Acts of retaliation can likewise be dubbed as illegal regardless of whether or not the initial claims of the employee are true. If an investigative body, like the Equal Employment Opportunity Commission (EEOC), finds that the initial report of criminal activity or harassment is erroneous, the opposing party still cannot unduly reprimand an employee for coming to an authoritative body to review the case. As long as an employee genuinely felt wronged and did not contrive the situation for personal gain, any form of retribution is prohibited by the law.
Anti-Workplace Retaliation Law in California
Today, numerous safeguards protect employees from workplace retaliation in California. For example, under section 98.6 of the Labor Code, employees who wish to or have already filed a complaint against their employer are decreed to continue receiving their benefits as a worker of the company. An employee may also be rewarded up to $10,000 for every stipulation of section 98.6 an employer has violated. Because of its comprehensive safeguards, Labor Code 98.6 is better known as the California Fair Employment and Housing Act (FEHA).
Similar laws include the “whistleblower protection” law (LC 1102.5) and the California False Claims Act.
What to do in Case of Retaliation in the Workplace
Although there are heavy repercussions to employers who retaliate against their workers, numerous cases are still being reported to this day. If you feel as though you are being mistreated after doing something that is explicitly protected by the law, here are a few tips you can follow to protect yourself from further damage:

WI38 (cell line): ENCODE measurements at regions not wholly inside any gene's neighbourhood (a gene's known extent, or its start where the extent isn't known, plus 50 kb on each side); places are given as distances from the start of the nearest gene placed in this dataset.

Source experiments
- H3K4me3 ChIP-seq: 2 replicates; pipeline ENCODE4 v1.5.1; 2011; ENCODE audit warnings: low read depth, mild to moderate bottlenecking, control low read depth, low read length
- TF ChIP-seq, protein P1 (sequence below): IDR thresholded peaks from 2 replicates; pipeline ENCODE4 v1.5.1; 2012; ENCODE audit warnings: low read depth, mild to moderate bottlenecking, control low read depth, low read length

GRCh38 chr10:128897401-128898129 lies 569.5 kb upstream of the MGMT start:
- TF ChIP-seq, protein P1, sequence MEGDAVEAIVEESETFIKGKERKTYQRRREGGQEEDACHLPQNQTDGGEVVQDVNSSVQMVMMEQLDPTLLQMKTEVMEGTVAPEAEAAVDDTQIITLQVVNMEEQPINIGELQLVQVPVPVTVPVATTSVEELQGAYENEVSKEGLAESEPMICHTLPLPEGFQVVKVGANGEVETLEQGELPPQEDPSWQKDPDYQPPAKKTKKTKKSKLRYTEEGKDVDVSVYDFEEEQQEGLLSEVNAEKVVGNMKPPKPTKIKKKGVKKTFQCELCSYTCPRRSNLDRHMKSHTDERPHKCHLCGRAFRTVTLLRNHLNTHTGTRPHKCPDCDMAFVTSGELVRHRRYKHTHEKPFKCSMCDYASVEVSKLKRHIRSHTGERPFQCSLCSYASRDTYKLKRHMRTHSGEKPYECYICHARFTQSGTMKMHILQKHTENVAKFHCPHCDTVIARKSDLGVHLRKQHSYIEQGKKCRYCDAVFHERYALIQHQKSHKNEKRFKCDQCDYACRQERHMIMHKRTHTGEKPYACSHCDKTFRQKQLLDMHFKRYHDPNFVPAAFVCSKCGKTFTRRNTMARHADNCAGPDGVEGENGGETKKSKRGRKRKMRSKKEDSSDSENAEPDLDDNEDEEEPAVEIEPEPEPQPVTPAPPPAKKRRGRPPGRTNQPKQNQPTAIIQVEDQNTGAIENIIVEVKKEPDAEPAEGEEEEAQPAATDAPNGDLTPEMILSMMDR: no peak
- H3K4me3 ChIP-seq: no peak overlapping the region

Know Your Rights
Before even getting employed, it is imperative that you be well-versed or at least familiar with employment and labor laws. Doing so helps your ability to spot illegal actions easily and ensures that you don’t get yourself into something you might regret. Read contracts thoroughly and report to the proper authorities if you experience any form of harassment.
Build a Strong Case
Document as much of the negative events as possible starting from what you feel is the cause of retaliation. Take note of the exact date when you filed your first claim to fortify the link between that and the unjust punishments you received later on. It is also useful to keep track of your performance at work to show that potential demotions, salary cuts, or wrongful termination are made without bounds.
Hire an Experienced Employment Law Attorney
Going up against people who have power over us is a challenging endeavor. If you think you have been retaliated against at work, it is in your best interest to have the guidance of an expert employment retaliation lawyer. Mesriani Law Group (MLG) is home to experienced and compassionate attorneys who are equipped with the expertise to win your case. Visit the Los Angeles based law firm in person or through our website to for a free legal consultation.